The slow local train takes me through the Eastern Rift Valley to Ruisui, where at 1pm there is no-one but lazy dogs to be seen. My air B’n’b place is next to a storehouse piled high with a mountain of pomelo, the local crop here in the valley.
My host is Zola, a jolly little guy from Hunan now settled with 4 month old baby, Taiwanese wife and dog in this little town of 12000. He is radically different from any Chinese I have met before and has a laudable mission in life. Zola is developing a platform which enables the archiving of posts and pages deleted from the internet. He is particularly focussed on China where 404 errors (page not available) are the bane of the researcher on the net. He sees his work as preserving history and providing the knowledge that will facilitate informed discussions i.e. a crucial research tool.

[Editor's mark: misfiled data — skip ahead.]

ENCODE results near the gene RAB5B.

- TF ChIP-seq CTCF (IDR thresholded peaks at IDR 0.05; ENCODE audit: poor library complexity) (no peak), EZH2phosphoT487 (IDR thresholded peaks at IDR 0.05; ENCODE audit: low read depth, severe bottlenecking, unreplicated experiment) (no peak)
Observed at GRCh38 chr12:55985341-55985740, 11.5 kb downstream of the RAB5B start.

We talk about public sphere, we talk about the Chinese govt attempting now to block VPNs. He began this line of work by blogging sensitive news, and of course ended up being censored. He tells me he never saw himself as an activist or involved in human rights until a film was made about him. I have to track this down. I would like my students to check out what he is doing. It seems he is doing something very important which could contribute to a greater sense of “truth” and transparency in China.
Meanwhile, the valley is beautiful and we check out the view with Zola’s drone.
At night I am the only bather in the murky yellow hot springs at the coco hotel. Not really the same calibre as budapest in terms of atmosphere. This is more like a designed resort. The water of my shower afterwards is red as it washes off the minerals from my body. I roll all the way down the hill for a couple of miles, keen not to break a sweat and ruin the lovely glow that my body is feeling. A full moon is climbing high above the mountains.